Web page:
While air travel contributes to the spread of influenza epidemics, the magnitude of impact is not clear compared to other factorsa crucial issue when considering a flight ban in the context of pandemic planning. Recent modeling efforts simulating the spread of pandemic influenza have concluded that such an intervention would matter little relative to other interventions . But this assessment has now been challenged by an observational study of influenza in the winter following the post-9/11/2001 depression in air traffic. Brownstein and colleagues'' study published in the September issue of PLoS Medicine correlates variations in air traffic volume with patterns of timing and spread in influenza epidemics, based on United States mortality data from nine epidemic seasons between 1996 and 2005. While we find the study interesting, we have identified several important caveats and question the robustness of the conclusions.
The core of this study''s results lies in the observation that the 20012002 influenza epidemic immediately following 9/11 was late in the season and peaked in March (week of year 11), whereas the eight surrounding epidemics peaked between the end of December and the end of February (week of year 52 to 9). The authors attribute this delay to the 27 decline in air traffic that followed 9/11.
Given the complexities of influenza virus subtype cycling and antigenic drift ,, it is essential to consider longer-term disease data spanning much more than nine years to interpret the lateness of the 20012002 epidemic. Using US national vital statistics data covering 30 winters from 1972 to 2002 , we identified four epidemics peaking in the month of March (13), including the 20012002 epidemic following 9/11, but also two epidemics in the 1970s and the more recent 19911992 epidemic (A). Furthermore, the average timing of influenza epidemics has not changed between 1972 and 2002despite a concurrent and steady increase in air traffic volume by over 300 (A) . Indeed, during the earlier part of the last century when air traffic was minimal, influenza epidemics rapidly circulated around the world. Moreover, real-time influenza virus surveillance data from the US Centers for Disease Control and Prevention show that last winter''s (20052006) epidemic was even more delayed than the epidemic following 9/11, despite a 20 increase in air passenger traffic compared to the situation before 9/11 . Clearly, late-season influenza epidemics have occurred and are still occurring even in the absence of restrictions on air travel. Hence a longer time perspective, with observations from both prior and more recent data, challenges this study''s conclusions.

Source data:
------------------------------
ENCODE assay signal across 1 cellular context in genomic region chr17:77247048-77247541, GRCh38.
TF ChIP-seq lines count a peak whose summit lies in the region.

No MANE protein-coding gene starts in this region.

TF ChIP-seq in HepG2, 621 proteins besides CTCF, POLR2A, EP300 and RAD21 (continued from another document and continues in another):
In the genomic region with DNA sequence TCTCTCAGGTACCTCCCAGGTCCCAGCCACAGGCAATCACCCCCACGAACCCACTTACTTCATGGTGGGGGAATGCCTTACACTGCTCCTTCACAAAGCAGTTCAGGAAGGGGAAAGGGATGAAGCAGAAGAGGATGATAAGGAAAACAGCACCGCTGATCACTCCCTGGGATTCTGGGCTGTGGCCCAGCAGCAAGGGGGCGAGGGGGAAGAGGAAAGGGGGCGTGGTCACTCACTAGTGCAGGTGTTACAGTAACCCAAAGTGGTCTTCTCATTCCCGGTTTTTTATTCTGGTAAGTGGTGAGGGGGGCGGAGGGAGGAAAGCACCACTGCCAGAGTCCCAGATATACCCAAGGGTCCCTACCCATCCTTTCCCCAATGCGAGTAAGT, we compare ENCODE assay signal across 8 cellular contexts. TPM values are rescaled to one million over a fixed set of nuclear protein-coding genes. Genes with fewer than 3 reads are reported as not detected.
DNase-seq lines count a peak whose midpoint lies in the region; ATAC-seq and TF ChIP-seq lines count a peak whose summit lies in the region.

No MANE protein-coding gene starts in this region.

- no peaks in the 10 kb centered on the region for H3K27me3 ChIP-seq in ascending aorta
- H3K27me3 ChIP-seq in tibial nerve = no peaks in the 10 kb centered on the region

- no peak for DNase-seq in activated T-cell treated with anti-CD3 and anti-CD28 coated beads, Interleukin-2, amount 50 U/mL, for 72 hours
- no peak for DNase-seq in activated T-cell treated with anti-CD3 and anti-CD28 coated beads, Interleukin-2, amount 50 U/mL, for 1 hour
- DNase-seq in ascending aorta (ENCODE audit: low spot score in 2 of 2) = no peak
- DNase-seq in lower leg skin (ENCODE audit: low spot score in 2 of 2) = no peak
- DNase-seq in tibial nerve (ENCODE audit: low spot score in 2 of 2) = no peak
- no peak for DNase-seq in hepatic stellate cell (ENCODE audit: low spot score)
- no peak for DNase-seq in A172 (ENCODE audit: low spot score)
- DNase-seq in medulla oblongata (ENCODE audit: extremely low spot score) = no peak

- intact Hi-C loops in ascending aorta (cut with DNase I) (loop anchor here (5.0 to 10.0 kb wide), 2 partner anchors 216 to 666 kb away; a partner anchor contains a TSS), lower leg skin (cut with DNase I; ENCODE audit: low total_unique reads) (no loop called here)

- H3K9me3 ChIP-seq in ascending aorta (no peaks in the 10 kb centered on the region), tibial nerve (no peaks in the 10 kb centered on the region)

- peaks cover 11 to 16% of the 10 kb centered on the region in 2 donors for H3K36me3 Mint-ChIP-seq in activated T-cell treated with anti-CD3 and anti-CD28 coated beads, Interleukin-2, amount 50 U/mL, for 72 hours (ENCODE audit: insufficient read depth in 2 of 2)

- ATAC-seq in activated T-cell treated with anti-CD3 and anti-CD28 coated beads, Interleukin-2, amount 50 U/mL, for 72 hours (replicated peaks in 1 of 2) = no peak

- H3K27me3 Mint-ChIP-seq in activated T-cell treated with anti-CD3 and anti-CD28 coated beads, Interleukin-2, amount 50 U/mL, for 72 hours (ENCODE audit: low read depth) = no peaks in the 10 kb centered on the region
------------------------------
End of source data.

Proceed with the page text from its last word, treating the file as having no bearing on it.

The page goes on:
In addition to comparing the timing of influenza epidemics across different seasons, Brownstein et al. analyzed the rate of disease spread among US administrative regions for their nine seasons of interest (19962005). In our previous work, we estimated the rate of influenza spread among all US states for 30 consecutive seasons (19722002) . Our analysis shows that the epidemic following 9/11 spread at a rate comparable to other epidemics (B), even after adjusting for the subtype of circulating viruses . To increase our understanding of the spread of influenza, it is essential to quantify the relative importance of different modes of transportation. As an example, our recent study considered multiple modes of transportation (including air travel) and identified travel to and from work as a key determinant of the regional spread of epidemics .
In conclusion, Brownstein and colleagues'' analysis of the natural experiment of the post-9/11 season is innovative and ingeniousbut in and of itself could not demonstrate a robust association or a causal link between the decrease in air traffic and delayed timing of influenza epidemics. Even if there in fact had been a delay as hypothesized, the study lacked power to address the hypothesis, because this single natural experiment wa